Abstract: 

Accounting for about 17% of the EU’s GDP, public procurement constitutes a gigantic market with an enormous potential for supporting innovation. Two specifically interesting instruments are pre-commercial public procurement (PCP) and innovation deployment procurement. However, as opposed to the US and various other countries, the potential to foster innovation through public procurement remains largely untapped in Europe. A strategic approach is missing and public procurement objectives are mostly disconnected from higher-level public objectives. Other problems are difficulties for SMEs to participate in this market and the fragmentation of public procurement markets in Europe. The European Commission has recognised this situation in its Innovation Union proposal (action point 17) and in its Green Paper on the modernisation of EU public procurement and launched a public consultation on this matter (ending on 18 April). The K4I Dinner Debate on Public Procurement, with a focus on PCP and on innovation deployment procurement, discussed which measures are necessary in order to make public procurement across the EU more modern and innovation-friendly. More specifically, the questions were:

  • What have been the experiences in the EU so far and can we learn from the US and from various other forerunners (UK, NL)?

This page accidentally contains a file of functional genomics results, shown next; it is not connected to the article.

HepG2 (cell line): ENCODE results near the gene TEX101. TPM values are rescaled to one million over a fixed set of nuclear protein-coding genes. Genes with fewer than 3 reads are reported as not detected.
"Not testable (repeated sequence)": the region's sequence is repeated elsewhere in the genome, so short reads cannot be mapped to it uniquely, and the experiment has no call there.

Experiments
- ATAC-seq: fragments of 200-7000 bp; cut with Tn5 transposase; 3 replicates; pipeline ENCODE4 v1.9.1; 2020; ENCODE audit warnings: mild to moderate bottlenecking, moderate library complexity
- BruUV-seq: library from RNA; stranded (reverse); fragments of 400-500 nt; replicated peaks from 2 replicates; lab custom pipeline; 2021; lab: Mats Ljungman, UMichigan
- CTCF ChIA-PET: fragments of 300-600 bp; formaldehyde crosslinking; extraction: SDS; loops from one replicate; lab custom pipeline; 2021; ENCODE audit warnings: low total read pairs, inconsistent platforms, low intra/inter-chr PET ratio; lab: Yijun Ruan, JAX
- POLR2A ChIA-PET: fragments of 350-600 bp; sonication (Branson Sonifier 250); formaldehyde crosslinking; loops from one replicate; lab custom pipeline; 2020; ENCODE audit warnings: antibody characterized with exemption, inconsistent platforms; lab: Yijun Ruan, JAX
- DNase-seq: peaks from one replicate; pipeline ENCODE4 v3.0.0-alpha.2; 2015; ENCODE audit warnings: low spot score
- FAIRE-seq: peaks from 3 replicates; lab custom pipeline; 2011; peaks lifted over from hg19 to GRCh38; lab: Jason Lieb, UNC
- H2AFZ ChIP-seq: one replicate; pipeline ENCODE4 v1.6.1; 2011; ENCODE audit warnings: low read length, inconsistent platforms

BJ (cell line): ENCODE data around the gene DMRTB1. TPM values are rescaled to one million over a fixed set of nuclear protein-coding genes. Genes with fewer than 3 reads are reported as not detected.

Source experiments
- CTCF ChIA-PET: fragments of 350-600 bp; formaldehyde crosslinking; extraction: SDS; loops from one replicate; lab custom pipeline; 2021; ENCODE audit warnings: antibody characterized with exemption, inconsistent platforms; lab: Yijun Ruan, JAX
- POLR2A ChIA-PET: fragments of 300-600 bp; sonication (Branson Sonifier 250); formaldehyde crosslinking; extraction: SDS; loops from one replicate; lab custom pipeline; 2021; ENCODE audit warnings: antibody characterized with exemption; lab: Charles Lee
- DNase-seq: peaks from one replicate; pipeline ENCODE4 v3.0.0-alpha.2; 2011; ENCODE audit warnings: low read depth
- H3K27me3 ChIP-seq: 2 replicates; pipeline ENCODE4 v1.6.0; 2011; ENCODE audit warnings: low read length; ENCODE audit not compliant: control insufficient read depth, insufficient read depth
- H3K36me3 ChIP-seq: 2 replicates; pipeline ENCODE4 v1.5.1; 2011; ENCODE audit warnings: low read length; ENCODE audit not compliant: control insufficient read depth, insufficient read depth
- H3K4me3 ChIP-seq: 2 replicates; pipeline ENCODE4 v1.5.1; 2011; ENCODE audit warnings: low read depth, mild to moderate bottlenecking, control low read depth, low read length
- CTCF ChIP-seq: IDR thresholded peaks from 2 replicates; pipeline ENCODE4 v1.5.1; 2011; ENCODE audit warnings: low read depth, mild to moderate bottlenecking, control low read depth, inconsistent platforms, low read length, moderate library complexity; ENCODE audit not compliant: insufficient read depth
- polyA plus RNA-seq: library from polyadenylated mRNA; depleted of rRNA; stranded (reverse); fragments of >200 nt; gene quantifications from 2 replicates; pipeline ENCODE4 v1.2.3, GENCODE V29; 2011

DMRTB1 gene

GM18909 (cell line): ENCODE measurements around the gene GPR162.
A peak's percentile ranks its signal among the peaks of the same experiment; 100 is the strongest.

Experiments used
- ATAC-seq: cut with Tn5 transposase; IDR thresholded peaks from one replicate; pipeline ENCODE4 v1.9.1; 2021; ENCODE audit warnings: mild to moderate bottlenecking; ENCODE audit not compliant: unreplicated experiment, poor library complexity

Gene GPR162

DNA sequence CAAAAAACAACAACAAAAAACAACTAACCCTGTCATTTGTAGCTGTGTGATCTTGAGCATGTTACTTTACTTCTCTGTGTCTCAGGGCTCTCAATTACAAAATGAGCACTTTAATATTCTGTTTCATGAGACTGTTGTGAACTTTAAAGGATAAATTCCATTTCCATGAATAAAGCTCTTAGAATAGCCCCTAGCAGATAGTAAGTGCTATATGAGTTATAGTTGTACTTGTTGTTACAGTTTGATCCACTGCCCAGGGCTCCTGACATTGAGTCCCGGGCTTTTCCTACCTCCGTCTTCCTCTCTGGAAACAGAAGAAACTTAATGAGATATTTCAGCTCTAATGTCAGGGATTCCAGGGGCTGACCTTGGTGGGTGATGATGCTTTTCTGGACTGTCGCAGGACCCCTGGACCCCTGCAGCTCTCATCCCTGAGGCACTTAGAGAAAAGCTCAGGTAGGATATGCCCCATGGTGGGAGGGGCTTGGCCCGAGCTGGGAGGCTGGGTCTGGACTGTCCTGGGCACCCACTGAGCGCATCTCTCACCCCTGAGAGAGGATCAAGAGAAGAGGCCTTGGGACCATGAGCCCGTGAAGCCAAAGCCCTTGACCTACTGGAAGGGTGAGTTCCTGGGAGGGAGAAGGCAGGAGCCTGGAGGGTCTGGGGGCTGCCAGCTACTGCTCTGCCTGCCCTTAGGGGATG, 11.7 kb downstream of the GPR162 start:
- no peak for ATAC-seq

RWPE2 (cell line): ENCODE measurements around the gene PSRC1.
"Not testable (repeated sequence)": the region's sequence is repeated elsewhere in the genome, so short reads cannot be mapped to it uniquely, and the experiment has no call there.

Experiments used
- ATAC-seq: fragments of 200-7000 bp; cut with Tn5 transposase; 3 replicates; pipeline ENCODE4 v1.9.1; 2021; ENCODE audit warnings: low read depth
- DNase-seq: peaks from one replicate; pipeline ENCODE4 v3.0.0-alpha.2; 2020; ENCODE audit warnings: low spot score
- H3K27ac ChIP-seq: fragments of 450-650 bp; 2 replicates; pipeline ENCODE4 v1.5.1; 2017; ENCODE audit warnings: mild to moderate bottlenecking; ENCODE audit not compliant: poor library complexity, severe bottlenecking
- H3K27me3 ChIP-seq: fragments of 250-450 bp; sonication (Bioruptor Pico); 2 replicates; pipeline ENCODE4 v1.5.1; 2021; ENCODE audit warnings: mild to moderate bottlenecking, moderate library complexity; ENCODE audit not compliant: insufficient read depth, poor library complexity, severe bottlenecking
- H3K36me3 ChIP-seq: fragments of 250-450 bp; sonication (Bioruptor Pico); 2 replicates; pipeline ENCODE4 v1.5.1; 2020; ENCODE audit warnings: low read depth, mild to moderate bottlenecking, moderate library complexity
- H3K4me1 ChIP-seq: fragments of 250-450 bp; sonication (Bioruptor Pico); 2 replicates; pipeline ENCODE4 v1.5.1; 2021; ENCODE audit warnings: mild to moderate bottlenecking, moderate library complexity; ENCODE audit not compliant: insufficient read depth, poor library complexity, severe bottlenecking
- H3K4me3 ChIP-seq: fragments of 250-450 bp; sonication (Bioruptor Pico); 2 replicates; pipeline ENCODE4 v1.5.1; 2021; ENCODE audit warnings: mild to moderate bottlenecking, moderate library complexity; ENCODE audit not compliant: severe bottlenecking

• What is the best model to be deployed in the EU, and what is the best way to engage Member States?
  • How to set the right incentives for procurers?
  • How to facilitate SME access?
  • How to facilitate joint procurements by different procurers (incl. cross-border)?
  • What role can public procurement play in the context of innovation partnerships?

Antonio Fernando Correia de Campos:
"There are two main tools: A pre-commercial procurement, which is procurement of R&D services to develop innovative services, and innovative procurement, which is the deployment of already existing innovative technologies or know-how programmes."

Ulf Dahlsten:
“Collaboration between different institutional partners and the public and private sector is very important and it is about reinventing what used to be called ‘privileged partnerships’.”
 

“To be a winner it is not enough to put money on world class research but we need to put the results in the market. The winners are those that are first in the market.”

Bertrand Wert:
“We need to incentivise procurers to realise concrete procurement, besides their role in creating consortiums, which is very important.”

Heide Rühle:
“There is a full support for innovation and sustainability but in reality there is a lot of bureaucracy.”

“There is too much focus on how to procure rather then what to procure.”

“E-procurement is one of the best ways for simplifying procurement. We need a European framework on E-procurement.”

Sinan Tumer:
“In order to stimulate innovation in public procurement environment, the intellectual property must be retained by the suppliers; otherwise there will be no incentive.”

Marieke van Putten:
“We have many options in the European directive that have not been used.”

The introductions were followed by a discussion with the participants.